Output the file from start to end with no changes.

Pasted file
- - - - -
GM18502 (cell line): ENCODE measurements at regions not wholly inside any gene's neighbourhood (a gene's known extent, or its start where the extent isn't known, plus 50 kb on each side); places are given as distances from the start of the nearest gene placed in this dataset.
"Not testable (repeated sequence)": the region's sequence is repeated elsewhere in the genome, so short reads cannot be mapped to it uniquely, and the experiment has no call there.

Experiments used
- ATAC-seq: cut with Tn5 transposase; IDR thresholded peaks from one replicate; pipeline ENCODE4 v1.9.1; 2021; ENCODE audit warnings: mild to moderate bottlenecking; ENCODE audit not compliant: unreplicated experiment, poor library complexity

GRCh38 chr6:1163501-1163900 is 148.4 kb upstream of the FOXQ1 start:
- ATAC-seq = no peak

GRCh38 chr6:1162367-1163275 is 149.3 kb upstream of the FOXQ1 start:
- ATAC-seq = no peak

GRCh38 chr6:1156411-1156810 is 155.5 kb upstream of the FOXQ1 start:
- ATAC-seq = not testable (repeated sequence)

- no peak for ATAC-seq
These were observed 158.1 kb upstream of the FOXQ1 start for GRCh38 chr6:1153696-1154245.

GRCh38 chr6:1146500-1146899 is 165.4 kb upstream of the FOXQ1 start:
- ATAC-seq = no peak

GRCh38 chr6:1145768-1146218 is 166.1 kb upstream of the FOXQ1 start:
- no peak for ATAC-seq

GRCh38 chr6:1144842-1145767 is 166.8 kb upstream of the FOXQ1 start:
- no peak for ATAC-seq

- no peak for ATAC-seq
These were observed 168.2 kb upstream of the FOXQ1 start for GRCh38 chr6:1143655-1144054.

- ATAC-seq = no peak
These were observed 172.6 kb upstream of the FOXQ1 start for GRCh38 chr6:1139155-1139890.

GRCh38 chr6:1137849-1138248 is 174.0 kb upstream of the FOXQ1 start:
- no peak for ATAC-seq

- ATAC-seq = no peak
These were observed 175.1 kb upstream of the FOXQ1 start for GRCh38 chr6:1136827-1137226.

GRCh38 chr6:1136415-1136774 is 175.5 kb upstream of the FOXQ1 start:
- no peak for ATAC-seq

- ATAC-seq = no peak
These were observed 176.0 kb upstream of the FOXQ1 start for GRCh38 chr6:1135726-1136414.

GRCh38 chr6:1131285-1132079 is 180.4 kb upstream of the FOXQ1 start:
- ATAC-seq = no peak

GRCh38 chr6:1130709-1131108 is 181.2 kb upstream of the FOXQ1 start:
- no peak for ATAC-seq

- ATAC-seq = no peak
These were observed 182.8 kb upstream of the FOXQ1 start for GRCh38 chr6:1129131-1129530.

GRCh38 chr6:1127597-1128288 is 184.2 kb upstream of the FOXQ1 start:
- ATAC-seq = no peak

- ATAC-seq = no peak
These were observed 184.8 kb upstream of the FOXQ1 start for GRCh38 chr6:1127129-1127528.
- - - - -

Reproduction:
GM18502 (cell line): ENCODE measurements at regions not wholly inside any gene's neighbourhood (a gene's known extent, or its start where the extent isn't known, plus 50 kb on each side); places are given as distances from the start of the nearest gene placed in this dataset.
"Not testable (repeated sequence)": the region's sequence is repeated elsewhere in the genome, so short reads cannot be mapped to it uniquely, and the experiment has no call there.

Experiments used
- ATAC-seq: cut with Tn5 transposase; IDR thresholded peaks from one replicate; pipeline ENCODE4 v1.9.1; 2021; ENCODE audit warnings: mild to moderate bottlenecking; ENCODE audit not compliant: unreplicated experiment, poor library complexity

GRCh38 chr6:1163501-1163900 is 148.4 kb upstream of the FOXQ1 start:
- ATAC-seq = no peak

GRCh38 chr6:1162367-1163275 is 149.3 kb upstream of the FOXQ1 start:
- ATAC-seq = no peak

GRCh38 chr6:1156411-1156810 is 155.5 kb upstream of the FOXQ1 start:
- ATAC-seq = not testable (repeated sequence)

- no peak for ATAC-seq
These were observed 158.1 kb upstream of the FOXQ1 start for GRCh38 chr6:1153696-1154245.

GRCh38 chr6:1146500-1146899 is 165.4 kb upstream of the FOXQ1 start:
- ATAC-seq = no peak

GRCh38 chr6:1145768-1146218 is 166.1 kb upstream of the FOXQ1 start:
- no peak for ATAC-seq

GRCh38 chr6:1144842-1145767 is 166.8 kb upstream of the FOXQ1 start:
- no peak for ATAC-seq

- no peak for ATAC-seq
These were observed 168.2 kb upstream of the FOXQ1 start for GRCh38 chr6:1143655-1144054.

- ATAC-seq = no peak
These were observed 172.6 kb upstream of the FOXQ1 start for GRCh38 chr6:1139155-1139890.

GRCh38 chr6:1137849-1138248 is 174.0 kb upstream of the FOXQ1 start:
- no peak for ATAC-seq

- ATAC-seq = no peak
These were observed 175.1 kb upstream of the FOXQ1 start for GRCh38 chr6:1136827-1137226.

GRCh38 chr6:1136415-1136774 is 175.5 kb upstream of the FOXQ1 start:
- no peak for ATAC-seq

- ATAC-seq = no peak
These were observed 176.0 kb upstream of the FOXQ1 start for GRCh38 chr6:1135726-1136414.

GRCh38 chr6:1131285-1132079 is 180.4 kb upstream of the FOXQ1 start:
- ATAC-seq = no peak

GRCh38 chr6:1130709-1131108 is 181.2 kb upstream of the FOXQ1 start:
- no peak for ATAC-seq

- ATAC-seq = no peak
These were observed 182.8 kb upstream of the FOXQ1 start for GRCh38 chr6:1129131-1129530.

GRCh38 chr6:1127597-1128288 is 184.2 kb upstream of the FOXQ1 start:
- ATAC-seq = no peak

- ATAC-seq = no peak
These were observed 184.8 kb upstream of the FOXQ1 start for GRCh38 chr6:1127129-1127528.